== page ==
Dark Patterns in Design by Felix Wolfstrom
Human Interface Designer Felix Wolfstrom discusses dark patterns — unethical choices in website design intended to trick the user. This article gives examples of how dark patterns have been deployed and discusses the fallout of taking advantage of your customers.
Read the article

Keyword-Rich Domains & Microsites by Mike Kostrey
Search Marketing Manager Mike Kostrey wrote about using custom microsites optimized to address very targeted niches, creating relevant answers to search queries based on geographic markers, language, or vertical product offerings.
Read the article

jtCount: An OmniGraffle AppleScript that Counts! by Tyler Miller
Project Manager Tyler Miller published an AppleScript developed by VP Technology Patrick Milvich. This script allows JTech's team to quickly develop web project budgets based on flowcharts developed in OmniGraffle, but has many other potential uses.
Read the article

Using Adobe After Effects to Design and Prototype 3D CSS Animations, Part I & II by Tyler Miller
Project Manager Tyler Miller wrote about prototyping the JTech advanced home page using Adobe's digital motions graphics software. This article goes into minute technical detail about the process of composing in After Effects and exporting the unique composition directly to CSS.
Read the article

Designing Responsively by Felix Wolfstrom
Human Interface Designer Felix Wolfstrom wrote about how his approach to design is shifting to accommodate designing responsive websites instead of fixed-frame websites. This article includes an overview of what responsive website design is and how JTech's overall approach to website projects is changing.
Read the article

If there are any topics that you’d like to hear our Montana web development team explore on the Technical Blog, get in touch with us. We look forward to hearing from you!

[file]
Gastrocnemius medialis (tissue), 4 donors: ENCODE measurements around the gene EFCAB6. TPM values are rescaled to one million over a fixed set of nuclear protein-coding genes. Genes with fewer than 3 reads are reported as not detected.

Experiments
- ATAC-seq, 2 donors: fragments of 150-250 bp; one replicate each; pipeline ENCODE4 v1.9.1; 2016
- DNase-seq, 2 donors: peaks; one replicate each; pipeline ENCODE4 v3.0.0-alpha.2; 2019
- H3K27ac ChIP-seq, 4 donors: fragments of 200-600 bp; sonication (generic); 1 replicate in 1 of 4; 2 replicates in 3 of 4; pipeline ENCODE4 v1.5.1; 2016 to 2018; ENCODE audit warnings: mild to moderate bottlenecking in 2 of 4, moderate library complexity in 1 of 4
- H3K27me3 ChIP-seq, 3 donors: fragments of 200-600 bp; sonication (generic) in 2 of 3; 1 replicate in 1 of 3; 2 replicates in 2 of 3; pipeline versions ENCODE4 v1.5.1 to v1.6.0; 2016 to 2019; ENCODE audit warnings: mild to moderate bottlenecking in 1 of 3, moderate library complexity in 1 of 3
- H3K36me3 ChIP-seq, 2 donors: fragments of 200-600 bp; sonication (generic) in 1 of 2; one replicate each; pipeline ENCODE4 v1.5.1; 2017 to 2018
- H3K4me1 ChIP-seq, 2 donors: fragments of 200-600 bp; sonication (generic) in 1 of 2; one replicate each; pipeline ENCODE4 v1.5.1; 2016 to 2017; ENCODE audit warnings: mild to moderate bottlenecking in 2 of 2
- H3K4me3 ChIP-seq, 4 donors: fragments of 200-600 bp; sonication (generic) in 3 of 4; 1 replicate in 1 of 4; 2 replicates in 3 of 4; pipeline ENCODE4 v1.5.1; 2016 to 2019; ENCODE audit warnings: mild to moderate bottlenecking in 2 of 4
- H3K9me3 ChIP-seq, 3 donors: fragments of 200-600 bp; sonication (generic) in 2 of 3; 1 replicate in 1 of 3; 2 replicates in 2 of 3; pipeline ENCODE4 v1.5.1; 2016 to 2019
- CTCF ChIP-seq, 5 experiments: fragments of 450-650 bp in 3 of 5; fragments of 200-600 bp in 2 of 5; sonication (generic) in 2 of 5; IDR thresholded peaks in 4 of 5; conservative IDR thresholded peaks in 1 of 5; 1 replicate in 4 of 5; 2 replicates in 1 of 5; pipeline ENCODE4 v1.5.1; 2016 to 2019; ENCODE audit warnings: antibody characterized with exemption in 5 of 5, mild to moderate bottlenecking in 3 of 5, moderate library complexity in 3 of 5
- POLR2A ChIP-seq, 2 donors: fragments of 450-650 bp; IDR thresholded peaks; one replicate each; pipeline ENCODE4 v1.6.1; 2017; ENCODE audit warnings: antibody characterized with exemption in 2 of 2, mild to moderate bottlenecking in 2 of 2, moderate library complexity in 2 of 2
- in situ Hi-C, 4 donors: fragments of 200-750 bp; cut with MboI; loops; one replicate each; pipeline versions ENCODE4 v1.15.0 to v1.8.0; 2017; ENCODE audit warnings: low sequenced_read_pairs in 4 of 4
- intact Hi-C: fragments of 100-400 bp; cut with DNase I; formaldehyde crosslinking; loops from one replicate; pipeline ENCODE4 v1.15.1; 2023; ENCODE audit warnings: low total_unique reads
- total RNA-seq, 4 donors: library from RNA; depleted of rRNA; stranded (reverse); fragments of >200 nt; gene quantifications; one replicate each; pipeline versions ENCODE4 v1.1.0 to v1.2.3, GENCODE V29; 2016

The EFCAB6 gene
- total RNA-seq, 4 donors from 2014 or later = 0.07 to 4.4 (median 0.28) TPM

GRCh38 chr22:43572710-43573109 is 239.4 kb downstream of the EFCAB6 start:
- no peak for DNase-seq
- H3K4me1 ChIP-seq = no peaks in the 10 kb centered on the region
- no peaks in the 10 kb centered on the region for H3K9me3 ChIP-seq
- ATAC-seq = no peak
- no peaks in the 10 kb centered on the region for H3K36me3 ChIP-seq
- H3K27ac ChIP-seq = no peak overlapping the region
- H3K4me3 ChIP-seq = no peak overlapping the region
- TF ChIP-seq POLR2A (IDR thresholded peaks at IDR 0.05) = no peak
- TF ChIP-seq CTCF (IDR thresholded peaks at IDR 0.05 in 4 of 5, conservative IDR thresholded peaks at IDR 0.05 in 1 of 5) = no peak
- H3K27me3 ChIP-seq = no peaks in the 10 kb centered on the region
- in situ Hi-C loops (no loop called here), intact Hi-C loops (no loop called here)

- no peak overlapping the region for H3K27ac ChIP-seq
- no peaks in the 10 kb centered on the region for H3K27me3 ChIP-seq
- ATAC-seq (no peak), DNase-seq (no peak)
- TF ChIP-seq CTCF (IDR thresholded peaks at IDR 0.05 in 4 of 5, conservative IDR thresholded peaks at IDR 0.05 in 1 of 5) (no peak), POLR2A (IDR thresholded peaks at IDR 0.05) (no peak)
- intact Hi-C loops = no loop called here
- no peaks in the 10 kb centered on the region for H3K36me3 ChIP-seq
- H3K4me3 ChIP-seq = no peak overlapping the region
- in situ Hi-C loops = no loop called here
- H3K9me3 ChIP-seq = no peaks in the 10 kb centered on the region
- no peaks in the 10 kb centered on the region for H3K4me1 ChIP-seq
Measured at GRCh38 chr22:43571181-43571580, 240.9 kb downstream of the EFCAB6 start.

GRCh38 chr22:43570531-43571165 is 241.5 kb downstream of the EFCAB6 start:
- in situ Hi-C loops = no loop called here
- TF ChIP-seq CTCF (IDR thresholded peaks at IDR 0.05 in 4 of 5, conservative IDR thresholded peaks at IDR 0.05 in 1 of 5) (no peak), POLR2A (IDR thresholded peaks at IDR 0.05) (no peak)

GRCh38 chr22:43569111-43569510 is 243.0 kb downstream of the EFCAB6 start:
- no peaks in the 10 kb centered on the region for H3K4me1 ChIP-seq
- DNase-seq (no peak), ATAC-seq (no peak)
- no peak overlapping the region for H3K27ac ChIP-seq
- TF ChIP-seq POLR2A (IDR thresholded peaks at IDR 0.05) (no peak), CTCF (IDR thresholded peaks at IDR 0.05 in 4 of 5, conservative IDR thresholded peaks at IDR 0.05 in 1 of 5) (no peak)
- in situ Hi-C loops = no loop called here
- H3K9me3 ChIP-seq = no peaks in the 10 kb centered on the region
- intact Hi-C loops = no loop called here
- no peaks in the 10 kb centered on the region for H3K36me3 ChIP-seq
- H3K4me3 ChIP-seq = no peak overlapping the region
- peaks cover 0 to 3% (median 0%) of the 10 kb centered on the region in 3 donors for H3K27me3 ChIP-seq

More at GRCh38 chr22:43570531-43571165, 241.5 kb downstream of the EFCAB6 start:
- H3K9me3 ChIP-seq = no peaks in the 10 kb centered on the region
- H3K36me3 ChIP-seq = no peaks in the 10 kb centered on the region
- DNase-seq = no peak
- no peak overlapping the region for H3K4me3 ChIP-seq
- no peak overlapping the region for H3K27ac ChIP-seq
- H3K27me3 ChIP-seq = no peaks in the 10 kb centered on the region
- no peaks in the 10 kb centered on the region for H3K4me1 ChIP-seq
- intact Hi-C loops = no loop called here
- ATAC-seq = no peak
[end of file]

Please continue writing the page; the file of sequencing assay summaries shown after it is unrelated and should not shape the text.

Oct201421

Programming Intern: Zachary Lowen

by Joshua Reynolds in Announcements, Development

Please join us in welcoming Zachary Lowen, JTech's winter programming intern. Zach was born in Havre, Montana, and is now majoring in Computer Science and minoring in Computer Engineering and Japanese at Montana State University.

Having lived in Montana municipalities from Billings to Fort Benson, Zach is grounded in Montana's culture and makes a great addition to our Bozeman, Montana web development team. A hiking and hunting enthusiast, he brings a long history of tinkering, taking things apart, putting things back together, and computer programming to JTech's website development team.

Welcome, Zach!
Oct201421

The State of Resolution-Independence In Web Design: 2014

by Felix Wolfstrom in Content, Design, Imagery

What is resolution-independence?
Today I’ll be writing about resolution-independence: designing websites with accessible, legible, crisp, usable layouts on devices of any physical dimension and screens of any resolution density. There are two main components to resolution-independence: the question of whether the layout is appropriate for the frame in which it’s being presented, and the resolution of visual assets — icons, photography, illustrations, and typography.

Knowing our history: from fixed frames to responsive layouts.